Doctors blasted for surgical delay
The Health and Disability Commissioner (HDC) wants a review of the competence of two surgeons who failed to recognise a 79-year-old man in severe pain needed emergency surgery.
The patient, with a history of multiple medical complaints, had a sudden onset of abdominal pain after his evening meal in October 2009.
He was given morphine by ambulance staff and in the emergency department of the hospital he was taken to.
Paramedics with the ambulance, which was called just before 7pm, found the man "lying in bed in obvious pain, pale, cold".
He had been nauseated, and complained of severe abdominal pain rated 10/10.
One of the surgeons - identified as Dr B - saw the patient about two hours after the pain started and diagnosed a painful hernia that needed surgery, but not as an emergency.
The surgeon admitted the patient for observation overnight, and during the night the man continued to report severe pain, requiring morphine, commissioner Anthony Hill said in a report published today.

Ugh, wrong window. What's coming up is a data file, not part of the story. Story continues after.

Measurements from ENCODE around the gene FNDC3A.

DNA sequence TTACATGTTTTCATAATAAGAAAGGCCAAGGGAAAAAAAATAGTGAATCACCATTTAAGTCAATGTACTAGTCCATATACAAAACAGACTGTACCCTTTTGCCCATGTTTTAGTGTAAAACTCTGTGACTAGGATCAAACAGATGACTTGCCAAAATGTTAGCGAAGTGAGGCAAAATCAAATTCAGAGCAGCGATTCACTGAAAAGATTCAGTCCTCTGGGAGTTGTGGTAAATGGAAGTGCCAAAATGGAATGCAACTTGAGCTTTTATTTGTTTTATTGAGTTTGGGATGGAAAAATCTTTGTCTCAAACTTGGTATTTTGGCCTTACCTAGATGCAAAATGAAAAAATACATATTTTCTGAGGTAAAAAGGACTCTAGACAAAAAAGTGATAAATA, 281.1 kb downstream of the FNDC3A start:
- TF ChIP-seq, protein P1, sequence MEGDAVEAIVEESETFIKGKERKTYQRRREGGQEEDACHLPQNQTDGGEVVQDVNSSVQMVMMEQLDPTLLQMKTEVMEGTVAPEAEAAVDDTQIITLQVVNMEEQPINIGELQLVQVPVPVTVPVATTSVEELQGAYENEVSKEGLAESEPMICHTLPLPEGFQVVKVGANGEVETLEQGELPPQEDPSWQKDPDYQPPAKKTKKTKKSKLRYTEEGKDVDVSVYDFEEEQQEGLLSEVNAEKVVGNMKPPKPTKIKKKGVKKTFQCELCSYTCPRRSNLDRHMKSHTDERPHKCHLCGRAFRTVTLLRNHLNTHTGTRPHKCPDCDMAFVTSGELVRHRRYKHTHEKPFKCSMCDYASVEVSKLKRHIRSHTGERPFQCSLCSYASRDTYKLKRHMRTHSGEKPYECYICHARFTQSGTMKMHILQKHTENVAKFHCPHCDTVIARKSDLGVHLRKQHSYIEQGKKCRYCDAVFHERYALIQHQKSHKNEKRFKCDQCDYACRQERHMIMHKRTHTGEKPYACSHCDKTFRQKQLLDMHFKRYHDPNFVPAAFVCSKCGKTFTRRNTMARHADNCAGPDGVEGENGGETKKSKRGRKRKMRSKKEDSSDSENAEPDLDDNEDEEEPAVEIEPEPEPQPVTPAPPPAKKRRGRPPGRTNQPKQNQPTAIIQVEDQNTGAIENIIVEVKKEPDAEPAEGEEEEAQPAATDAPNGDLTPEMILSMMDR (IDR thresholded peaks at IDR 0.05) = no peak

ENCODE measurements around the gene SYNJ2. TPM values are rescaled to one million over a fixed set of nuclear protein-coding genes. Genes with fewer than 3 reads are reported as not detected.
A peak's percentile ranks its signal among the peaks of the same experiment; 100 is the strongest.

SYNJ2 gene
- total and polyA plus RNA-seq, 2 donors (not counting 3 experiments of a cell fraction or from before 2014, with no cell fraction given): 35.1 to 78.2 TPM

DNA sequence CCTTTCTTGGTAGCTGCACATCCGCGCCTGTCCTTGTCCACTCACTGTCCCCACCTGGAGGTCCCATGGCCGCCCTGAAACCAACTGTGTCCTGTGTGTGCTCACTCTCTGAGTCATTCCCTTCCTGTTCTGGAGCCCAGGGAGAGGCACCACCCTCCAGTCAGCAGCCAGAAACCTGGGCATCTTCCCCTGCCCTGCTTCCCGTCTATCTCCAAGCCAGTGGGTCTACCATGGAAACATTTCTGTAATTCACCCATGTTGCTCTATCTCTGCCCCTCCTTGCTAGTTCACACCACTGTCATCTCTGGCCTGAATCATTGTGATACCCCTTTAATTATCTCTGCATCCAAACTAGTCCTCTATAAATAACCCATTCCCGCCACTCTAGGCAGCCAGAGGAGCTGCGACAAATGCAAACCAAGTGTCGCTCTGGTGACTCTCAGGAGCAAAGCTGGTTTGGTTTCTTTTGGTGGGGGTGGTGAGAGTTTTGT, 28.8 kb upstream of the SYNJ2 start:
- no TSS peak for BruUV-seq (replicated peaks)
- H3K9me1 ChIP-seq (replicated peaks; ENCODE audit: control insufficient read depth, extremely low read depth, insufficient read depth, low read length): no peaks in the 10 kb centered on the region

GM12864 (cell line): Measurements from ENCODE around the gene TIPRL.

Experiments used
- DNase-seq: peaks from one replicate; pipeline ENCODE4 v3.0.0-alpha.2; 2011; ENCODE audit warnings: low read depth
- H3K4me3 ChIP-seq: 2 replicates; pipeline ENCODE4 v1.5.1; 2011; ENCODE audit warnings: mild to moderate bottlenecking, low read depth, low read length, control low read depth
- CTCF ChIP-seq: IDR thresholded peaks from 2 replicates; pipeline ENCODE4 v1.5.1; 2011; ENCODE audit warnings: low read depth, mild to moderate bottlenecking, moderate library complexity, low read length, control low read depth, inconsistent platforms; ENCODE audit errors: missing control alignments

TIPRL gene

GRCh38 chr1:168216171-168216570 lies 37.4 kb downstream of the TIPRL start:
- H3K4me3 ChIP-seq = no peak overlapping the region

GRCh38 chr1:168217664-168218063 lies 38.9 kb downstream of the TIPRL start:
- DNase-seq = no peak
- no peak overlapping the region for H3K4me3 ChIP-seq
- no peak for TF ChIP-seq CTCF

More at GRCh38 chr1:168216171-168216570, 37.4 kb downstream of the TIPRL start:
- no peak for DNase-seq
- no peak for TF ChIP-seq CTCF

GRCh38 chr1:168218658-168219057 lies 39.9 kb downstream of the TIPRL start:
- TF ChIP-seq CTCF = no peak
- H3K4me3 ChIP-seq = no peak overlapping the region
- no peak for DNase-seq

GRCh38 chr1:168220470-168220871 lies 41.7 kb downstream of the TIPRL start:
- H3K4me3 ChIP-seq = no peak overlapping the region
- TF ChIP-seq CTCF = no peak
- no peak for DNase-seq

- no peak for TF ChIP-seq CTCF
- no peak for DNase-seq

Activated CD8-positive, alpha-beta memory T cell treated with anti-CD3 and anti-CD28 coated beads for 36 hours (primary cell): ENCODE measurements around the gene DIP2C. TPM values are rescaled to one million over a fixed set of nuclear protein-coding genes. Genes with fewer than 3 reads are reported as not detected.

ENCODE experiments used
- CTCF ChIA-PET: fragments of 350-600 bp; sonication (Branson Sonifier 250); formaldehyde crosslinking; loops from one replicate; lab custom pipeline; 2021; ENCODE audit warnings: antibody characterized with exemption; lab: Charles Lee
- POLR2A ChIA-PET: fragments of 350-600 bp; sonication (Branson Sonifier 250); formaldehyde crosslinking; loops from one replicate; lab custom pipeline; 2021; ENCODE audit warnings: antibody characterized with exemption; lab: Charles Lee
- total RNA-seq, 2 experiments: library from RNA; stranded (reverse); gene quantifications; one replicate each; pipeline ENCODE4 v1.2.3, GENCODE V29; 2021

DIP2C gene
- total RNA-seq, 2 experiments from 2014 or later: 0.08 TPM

The case was handed over to on-call surgeon, Dr C, the next morning, who agreed with Dr B's diagnosis and operated at 3.40pm, 20 hours after the pain started.
The man was found to have a small bowel volvulus - a bowel obstruction caused by abnormal twisting of a loop of small bowel - and more than 2 metres of small bowel was removed.
A nursing note at 8.45am the day of the operation had recorded: "[P]atient writhing in pain."
Although the volvulus may not have been expected, doctors should have recognised that the patient needed emergency surgery, Hill said.
He found both surgeons breached the Code of Health and Disability Services Consumers' Rights.
The commissioner recommended the Medical Council consider reviewing the competence of the two surgeons. He also recommended the surgeons write letters of apology to the patient's daughter. The patient had died since the incident.
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